The new Global Alliance to End AIDS in Children by 2030, made up of UN agencies, civil society groups, governments and international partners, was announced at the landmark International AIDS Conference, which ends in MontrealCanada, on Tuesday.
“Healthy, informed generation”
Addressing the conference, Limpho Nteko from Lesotho shared her journey from a surprise HIV diagnosis to pioneering the women-led mothers2mothers program to combat gestational HIV transmission. Pregnant when diagnosed, Ms. Nteko emphasized the importance of community leadership in the fight against HIV:
“To succeed, we need a healthy, informed generation of young people who feel free to talk about HIV and get the services and support they need to protect themselves and their children from HIV,” she said before the delegates.
“mothers2mothers has achieved the virtual elimination of mother-to-child transmission of HIV for our enrolled clients for eight consecutive years – showing what’s possible when we empower women and communities to create solutions tailored to their realities.”
Miss. Netko’s emphasis on community leadership will now be supported by the resources of an international coalition.
Four pillars of action
Together, alliance stakeholders have identified four pillars of collective action:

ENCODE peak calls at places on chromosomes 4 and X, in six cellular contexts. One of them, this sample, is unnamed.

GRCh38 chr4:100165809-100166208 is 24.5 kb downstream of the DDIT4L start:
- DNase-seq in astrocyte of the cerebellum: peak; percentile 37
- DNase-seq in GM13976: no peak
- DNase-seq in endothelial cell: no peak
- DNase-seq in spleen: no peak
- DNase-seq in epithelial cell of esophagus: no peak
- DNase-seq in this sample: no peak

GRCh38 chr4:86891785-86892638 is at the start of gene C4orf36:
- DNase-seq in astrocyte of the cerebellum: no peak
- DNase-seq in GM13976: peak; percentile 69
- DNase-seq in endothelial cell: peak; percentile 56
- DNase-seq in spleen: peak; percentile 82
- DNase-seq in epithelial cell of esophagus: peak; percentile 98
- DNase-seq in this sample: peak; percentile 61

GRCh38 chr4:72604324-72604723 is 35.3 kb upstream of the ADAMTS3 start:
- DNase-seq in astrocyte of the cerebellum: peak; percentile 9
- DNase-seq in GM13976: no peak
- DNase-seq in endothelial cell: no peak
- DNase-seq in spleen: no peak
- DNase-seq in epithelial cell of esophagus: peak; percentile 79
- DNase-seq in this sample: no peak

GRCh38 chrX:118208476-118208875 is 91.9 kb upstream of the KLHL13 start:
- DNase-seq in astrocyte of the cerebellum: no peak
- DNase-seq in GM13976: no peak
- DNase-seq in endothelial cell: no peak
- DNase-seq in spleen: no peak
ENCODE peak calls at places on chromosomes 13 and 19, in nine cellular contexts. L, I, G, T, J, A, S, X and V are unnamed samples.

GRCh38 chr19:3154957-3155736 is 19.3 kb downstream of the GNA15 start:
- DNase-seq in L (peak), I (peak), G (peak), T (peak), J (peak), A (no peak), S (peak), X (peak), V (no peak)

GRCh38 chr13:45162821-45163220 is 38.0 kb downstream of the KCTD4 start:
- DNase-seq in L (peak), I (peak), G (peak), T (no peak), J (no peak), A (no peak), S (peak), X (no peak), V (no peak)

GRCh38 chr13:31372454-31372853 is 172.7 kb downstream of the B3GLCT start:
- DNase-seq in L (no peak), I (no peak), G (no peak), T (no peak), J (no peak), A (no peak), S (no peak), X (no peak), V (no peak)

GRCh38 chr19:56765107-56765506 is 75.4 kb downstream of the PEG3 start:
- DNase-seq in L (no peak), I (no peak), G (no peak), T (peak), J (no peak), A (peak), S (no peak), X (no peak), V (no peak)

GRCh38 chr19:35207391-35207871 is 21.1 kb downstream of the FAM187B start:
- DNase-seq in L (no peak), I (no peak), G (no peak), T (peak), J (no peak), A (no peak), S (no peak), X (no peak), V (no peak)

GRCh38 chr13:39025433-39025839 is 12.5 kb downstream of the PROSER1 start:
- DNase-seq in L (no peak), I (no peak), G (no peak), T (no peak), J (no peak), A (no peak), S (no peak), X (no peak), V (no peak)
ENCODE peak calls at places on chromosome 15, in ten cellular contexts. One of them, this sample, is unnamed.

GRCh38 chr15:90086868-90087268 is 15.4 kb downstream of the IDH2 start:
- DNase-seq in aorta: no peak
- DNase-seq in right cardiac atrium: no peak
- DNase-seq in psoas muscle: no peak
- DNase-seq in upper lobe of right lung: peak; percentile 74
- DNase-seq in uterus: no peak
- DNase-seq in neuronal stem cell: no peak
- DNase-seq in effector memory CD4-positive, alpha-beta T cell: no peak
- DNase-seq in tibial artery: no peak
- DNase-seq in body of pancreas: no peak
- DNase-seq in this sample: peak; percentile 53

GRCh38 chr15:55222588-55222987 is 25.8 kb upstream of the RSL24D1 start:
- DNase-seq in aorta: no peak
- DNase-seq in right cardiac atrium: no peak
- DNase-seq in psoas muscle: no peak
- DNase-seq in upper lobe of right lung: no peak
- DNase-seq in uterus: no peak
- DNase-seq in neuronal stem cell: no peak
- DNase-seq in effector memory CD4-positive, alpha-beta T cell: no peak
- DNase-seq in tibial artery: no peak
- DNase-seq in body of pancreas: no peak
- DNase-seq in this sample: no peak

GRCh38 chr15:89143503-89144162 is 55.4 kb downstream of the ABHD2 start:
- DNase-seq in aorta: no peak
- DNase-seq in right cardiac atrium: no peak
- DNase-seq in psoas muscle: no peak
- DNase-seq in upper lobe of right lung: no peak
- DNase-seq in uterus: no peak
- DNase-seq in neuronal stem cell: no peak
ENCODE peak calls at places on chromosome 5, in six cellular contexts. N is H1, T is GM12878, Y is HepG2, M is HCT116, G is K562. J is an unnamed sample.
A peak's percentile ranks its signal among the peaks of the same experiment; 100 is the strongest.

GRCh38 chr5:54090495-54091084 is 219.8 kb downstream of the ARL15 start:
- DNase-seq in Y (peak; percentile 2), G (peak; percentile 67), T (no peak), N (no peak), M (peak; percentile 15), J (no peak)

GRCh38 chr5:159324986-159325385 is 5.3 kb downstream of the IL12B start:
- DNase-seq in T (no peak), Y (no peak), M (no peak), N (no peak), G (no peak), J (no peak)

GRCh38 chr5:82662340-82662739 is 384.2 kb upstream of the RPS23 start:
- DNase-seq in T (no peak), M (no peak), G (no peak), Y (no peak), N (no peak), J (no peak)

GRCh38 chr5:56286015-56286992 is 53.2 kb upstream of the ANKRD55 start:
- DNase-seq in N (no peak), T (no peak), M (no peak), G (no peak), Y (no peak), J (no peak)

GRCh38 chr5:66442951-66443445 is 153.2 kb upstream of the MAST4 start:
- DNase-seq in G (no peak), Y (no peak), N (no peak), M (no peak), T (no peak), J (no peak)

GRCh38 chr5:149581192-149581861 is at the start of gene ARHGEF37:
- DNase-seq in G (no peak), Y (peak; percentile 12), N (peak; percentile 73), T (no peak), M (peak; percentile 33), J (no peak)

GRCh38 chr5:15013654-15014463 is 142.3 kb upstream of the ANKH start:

- Bridging the treatment gap among breastfeeding adolescents and women living with HIV and optimizing treatment continuity.
- Prevention and detection of new HIV infections among pregnant and lactating girls and women.
- Promoting accessible testing, optimized treatment and comprehensive care for infants, children and adolescents exposed to and living with HIV.
- Address gender equality and social and structural barriers that impede access to services.
The alliance’s potential success rests on its unifying nature. UNAIDS Executive Director Winnie Byanyima claims that “by bringing together new improved medicines, new political commitment and determined community activism, we can be the generation that ends AIDS in children. We can win this – but we can only win together.”
Only through collaboration at all levels of society can holistic solutions be created to effectively prevent further transmission of HIV, UNAIDS said.
By localizing solutions while mobilizing global commitment and resources, the alliance aims to drive innovation and advance the technical advances needed to solve this pressing problem.